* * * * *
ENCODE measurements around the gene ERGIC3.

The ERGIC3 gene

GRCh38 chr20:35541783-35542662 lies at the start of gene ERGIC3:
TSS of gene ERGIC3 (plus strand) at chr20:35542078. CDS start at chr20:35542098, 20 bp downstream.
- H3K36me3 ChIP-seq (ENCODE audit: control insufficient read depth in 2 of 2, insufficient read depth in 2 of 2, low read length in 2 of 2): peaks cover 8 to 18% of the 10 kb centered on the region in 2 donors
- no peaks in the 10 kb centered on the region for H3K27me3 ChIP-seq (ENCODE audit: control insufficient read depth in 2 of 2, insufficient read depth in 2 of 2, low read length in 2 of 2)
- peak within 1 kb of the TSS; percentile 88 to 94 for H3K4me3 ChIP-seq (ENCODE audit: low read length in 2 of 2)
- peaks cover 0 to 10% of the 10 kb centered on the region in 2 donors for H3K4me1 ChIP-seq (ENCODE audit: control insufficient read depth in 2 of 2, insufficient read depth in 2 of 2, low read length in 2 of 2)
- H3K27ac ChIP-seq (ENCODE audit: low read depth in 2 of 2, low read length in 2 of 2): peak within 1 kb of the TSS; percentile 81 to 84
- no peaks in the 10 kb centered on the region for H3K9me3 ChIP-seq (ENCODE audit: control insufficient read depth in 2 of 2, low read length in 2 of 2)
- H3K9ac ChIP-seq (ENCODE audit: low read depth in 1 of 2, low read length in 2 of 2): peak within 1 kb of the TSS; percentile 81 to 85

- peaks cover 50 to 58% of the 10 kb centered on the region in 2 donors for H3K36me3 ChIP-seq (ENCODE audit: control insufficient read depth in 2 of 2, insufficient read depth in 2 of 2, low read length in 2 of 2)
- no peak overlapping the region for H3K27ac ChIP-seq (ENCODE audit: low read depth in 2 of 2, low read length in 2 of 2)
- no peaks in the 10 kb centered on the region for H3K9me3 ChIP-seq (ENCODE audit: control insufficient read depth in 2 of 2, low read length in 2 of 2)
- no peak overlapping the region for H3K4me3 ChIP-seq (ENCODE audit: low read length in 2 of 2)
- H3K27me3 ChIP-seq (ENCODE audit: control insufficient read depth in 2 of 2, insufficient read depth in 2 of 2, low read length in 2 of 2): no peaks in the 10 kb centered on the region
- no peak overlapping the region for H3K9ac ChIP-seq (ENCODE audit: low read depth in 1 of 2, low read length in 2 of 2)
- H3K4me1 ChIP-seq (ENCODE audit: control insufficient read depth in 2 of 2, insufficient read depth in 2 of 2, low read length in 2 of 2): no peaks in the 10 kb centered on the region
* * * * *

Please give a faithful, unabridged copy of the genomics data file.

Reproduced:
ENCODE measurements around the gene ERGIC3.

The ERGIC3 gene

GRCh38 chr20:35541783-35542662 lies at the start of gene ERGIC3:
TSS of gene ERGIC3 (plus strand) at chr20:35542078. CDS start at chr20:35542098, 20 bp downstream.
- H3K36me3 ChIP-seq (ENCODE audit: control insufficient read depth in 2 of 2, insufficient read depth in 2 of 2, low read length in 2 of 2): peaks cover 8 to 18% of the 10 kb centered on the region in 2 donors
- no peaks in the 10 kb centered on the region for H3K27me3 ChIP-seq (ENCODE audit: control insufficient read depth in 2 of 2, insufficient read depth in 2 of 2, low read length in 2 of 2)
- peak within 1 kb of the TSS; percentile 88 to 94 for H3K4me3 ChIP-seq (ENCODE audit: low read length in 2 of 2)
- peaks cover 0 to 10% of the 10 kb centered on the region in 2 donors for H3K4me1 ChIP-seq (ENCODE audit: control insufficient read depth in 2 of 2, insufficient read depth in 2 of 2, low read length in 2 of 2)
- H3K27ac ChIP-seq (ENCODE audit: low read depth in 2 of 2, low read length in 2 of 2): peak within 1 kb of the TSS; percentile 81 to 84
- no peaks in the 10 kb centered on the region for H3K9me3 ChIP-seq (ENCODE audit: control insufficient read depth in 2 of 2, low read length in 2 of 2)
- H3K9ac ChIP-seq (ENCODE audit: low read depth in 1 of 2, low read length in 2 of 2): peak within 1 kb of the TSS; percentile 81 to 85

- peaks cover 50 to 58% of the 10 kb centered on the region in 2 donors for H3K36me3 ChIP-seq (ENCODE audit: control insufficient read depth in 2 of 2, insufficient read depth in 2 of 2, low read length in 2 of 2)
- no peak overlapping the region for H3K27ac ChIP-seq (ENCODE audit: low read depth in 2 of 2, low read length in 2 of 2)
- no peaks in the 10 kb centered on the region for H3K9me3 ChIP-seq (ENCODE audit: control insufficient read depth in 2 of 2, low read length in 2 of 2)
- no peak overlapping the region for H3K4me3 ChIP-seq (ENCODE audit: low read length in 2 of 2)
- H3K27me3 ChIP-seq (ENCODE audit: control insufficient read depth in 2 of 2, insufficient read depth in 2 of 2, low read length in 2 of 2): no peaks in the 10 kb centered on the region
- no peak overlapping the region for H3K9ac ChIP-seq (ENCODE audit: low read depth in 1 of 2, low read length in 2 of 2)
- H3K4me1 ChIP-seq (ENCODE audit: control insufficient read depth in 2 of 2, insufficient read depth in 2 of 2, low read length in 2 of 2): no peaks in the 10 kb centered on the region